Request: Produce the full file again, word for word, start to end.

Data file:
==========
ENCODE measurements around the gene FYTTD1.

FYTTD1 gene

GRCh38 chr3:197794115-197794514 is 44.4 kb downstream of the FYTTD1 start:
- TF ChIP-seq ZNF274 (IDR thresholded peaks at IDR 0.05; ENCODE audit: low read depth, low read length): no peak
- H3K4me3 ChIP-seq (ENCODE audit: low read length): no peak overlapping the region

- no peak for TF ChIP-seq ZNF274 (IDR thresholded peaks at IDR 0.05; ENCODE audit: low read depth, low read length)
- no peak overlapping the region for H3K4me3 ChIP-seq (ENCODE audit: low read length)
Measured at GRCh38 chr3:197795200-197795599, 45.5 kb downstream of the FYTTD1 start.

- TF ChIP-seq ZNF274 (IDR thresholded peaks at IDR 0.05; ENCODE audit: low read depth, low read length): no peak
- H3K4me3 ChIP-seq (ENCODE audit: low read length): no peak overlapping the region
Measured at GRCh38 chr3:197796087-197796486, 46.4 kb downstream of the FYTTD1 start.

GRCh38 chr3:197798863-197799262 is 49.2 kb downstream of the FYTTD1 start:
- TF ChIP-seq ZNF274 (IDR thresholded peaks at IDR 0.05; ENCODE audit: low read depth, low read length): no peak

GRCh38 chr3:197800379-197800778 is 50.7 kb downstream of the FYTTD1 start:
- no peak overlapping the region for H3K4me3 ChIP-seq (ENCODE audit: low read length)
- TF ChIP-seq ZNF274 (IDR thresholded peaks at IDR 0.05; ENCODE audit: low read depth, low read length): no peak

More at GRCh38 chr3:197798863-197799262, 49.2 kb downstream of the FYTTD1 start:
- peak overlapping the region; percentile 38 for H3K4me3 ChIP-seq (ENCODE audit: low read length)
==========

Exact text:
ENCODE measurements around the gene FYTTD1.

FYTTD1 gene

GRCh38 chr3:197794115-197794514 is 44.4 kb downstream of the FYTTD1 start:
- TF ChIP-seq ZNF274 (IDR thresholded peaks at IDR 0.05; ENCODE audit: low read depth, low read length): no peak
- H3K4me3 ChIP-seq (ENCODE audit: low read length): no peak overlapping the region

- no peak for TF ChIP-seq ZNF274 (IDR thresholded peaks at IDR 0.05; ENCODE audit: low read depth, low read length)
- no peak overlapping the region for H3K4me3 ChIP-seq (ENCODE audit: low read length)
Measured at GRCh38 chr3:197795200-197795599, 45.5 kb downstream of the FYTTD1 start.

- TF ChIP-seq ZNF274 (IDR thresholded peaks at IDR 0.05; ENCODE audit: low read depth, low read length): no peak
- H3K4me3 ChIP-seq (ENCODE audit: low read length): no peak overlapping the region
Measured at GRCh38 chr3:197796087-197796486, 46.4 kb downstream of the FYTTD1 start.

GRCh38 chr3:197798863-197799262 is 49.2 kb downstream of the FYTTD1 start:
- TF ChIP-seq ZNF274 (IDR thresholded peaks at IDR 0.05; ENCODE audit: low read depth, low read length): no peak

GRCh38 chr3:197800379-197800778 is 50.7 kb downstream of the FYTTD1 start:
- no peak overlapping the region for H3K4me3 ChIP-seq (ENCODE audit: low read length)
- TF ChIP-seq ZNF274 (IDR thresholded peaks at IDR 0.05; ENCODE audit: low read depth, low read length): no peak

More at GRCh38 chr3:197798863-197799262, 49.2 kb downstream of the FYTTD1 start:
- peak overlapping the region; percentile 38 for H3K4me3 ChIP-seq (ENCODE audit: low read length)